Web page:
How do most travelers make up their mind when booking a hotel stay? They check reviews on sites like TripAdvisor, Yelp,, and Facebook.

According to a 2014 study made by TripAdvisor and PhoCusWright, 77% of travelers reference reviews before choosing a hotel. 80% read 6-12 reviews and 73% look at photos by other travelers before booking a room.

Most hotels are concerned about online Hotel Reputation Management. But do you know exactly how you should respond to online reviews?

Why it’s important to respond to online reviews the right way.

For hotels, it’s incredibly important to reply to online reviews. According to the TripAdvisor study, 62% of travelers say that management responses to reviews make them more likely to book a stay at a hotel.

But you also need to reply to them in the right way. Particularly, 87% of travelers had an improved opinion of a hotel if they read an appropriate management response to bad reviews.

87% of travelers had an improved opinion of a hotel if they read an appropriate management response to bad reviews.

In any case, when replying to online reviews, remember that online is forever.

Not replying at all or replying in the wrong way could hurt your brand and business. Ultimately, a bad review can spread and cause severe damage to the reputation of your hotel.

Besides, responding to reviews is an excellent opportunity to respond in a way that builds your brand. You can do this by highlighting what your hotel stands for and show some personality.

How to properly respond to online reviews

Bad reviews can feel like a personal insult, especially if you’re a small family-owned hotel. However, it’s crucial that you put your ego aside when responding to reviews.

Ignoring or lashing out at unhappy visitors is never a good idea.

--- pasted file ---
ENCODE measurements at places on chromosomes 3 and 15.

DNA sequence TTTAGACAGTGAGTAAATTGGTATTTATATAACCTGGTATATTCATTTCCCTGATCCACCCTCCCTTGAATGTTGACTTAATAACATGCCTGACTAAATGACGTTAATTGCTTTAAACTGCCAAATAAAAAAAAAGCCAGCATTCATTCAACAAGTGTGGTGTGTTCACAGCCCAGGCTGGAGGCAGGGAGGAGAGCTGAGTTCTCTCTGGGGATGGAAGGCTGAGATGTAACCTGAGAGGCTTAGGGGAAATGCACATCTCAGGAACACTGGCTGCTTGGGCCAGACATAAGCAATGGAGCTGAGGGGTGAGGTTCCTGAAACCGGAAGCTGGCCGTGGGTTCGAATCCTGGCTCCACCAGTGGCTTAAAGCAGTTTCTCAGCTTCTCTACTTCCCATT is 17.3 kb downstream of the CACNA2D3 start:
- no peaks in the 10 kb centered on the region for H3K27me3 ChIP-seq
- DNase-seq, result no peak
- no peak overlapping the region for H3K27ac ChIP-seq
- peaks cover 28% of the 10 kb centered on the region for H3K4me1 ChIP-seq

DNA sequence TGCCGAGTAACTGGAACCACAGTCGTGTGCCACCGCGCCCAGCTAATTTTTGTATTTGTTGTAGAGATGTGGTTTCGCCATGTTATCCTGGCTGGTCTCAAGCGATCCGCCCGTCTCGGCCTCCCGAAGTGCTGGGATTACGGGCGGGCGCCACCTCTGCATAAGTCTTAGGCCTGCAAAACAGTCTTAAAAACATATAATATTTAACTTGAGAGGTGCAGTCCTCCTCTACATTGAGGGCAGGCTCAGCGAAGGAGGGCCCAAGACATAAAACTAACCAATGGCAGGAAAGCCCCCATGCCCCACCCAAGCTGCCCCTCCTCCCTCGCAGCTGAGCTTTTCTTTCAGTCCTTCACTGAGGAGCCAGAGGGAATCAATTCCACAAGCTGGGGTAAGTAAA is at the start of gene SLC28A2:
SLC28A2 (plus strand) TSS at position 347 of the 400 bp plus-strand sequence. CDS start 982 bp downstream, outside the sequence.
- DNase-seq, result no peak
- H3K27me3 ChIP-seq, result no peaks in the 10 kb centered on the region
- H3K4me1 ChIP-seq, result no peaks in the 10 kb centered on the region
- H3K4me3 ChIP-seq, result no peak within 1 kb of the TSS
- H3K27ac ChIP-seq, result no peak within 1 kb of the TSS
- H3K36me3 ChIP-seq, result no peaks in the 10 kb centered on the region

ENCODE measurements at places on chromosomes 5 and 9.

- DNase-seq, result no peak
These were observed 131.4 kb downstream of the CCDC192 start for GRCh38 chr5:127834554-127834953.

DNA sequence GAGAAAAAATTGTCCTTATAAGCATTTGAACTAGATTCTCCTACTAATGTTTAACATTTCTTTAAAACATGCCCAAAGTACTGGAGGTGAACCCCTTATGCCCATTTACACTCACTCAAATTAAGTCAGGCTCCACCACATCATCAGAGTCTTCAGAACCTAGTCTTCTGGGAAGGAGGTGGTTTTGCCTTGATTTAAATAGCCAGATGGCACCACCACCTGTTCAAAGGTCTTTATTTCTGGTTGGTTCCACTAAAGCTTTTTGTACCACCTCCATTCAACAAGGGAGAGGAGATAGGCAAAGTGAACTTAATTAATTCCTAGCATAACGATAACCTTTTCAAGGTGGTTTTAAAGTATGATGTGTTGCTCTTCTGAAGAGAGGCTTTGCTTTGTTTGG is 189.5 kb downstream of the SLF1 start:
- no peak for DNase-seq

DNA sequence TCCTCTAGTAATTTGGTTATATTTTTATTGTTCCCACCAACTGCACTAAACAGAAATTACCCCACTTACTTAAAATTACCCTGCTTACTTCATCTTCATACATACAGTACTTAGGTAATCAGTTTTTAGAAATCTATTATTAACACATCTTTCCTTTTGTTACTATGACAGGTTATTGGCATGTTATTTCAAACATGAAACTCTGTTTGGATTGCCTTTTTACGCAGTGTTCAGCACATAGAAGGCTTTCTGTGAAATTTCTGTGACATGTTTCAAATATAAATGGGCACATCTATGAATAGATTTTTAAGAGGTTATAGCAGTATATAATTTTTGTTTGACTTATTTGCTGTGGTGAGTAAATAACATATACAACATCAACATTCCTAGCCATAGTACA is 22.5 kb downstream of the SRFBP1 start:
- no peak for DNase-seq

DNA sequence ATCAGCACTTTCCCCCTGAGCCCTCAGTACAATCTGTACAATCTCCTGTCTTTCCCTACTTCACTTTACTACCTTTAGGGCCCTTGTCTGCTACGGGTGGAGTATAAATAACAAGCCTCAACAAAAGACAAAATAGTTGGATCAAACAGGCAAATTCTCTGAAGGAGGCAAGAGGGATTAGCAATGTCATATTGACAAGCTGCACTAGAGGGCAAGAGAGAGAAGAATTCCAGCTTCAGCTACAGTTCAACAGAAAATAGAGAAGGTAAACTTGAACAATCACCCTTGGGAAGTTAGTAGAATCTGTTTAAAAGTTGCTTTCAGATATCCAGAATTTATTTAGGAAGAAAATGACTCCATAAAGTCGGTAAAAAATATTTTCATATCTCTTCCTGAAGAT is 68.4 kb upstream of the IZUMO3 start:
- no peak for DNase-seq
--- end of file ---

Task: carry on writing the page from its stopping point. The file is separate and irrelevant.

This also applies to situations where you suspect that the review is false.

According to the TripAdvisor study, 70% of travelers are less likely to book a hotel with aggressive and defensive replies to reviews.

70% of travelers are less likely to book a hotel with aggressive and defensive replies to reviews.

The question is: how do you properly respond to online hotel reviews?

First things first:

You need to have a game plan in place.

That way, you always know how to handle reviews and you’re consistent when replying to them.

When you respond, remember that your customers are not looking for perfection. In fact, consumers are suspicious of businesses with nothing but five-star ratings.

Instead of exclusively relying on star reviews, they look at the content of the reviews.

If your business comes off as personable, relatable, polite, professional and nice, potential visitors will notice this. At least to some extent, your reply will help them form a positive image of your hotel.

How to reply to positive reviews

Replying to positive reviews should be easy, right? Occasionally, hotels and other businesses get this wrong.

When responding to a positive review, you should only thank them for their review.

Don’t make a follow-up offer, give them a gift or anything else. Ultimately, you might annoy your already happy customers or come off as trying to bribe them.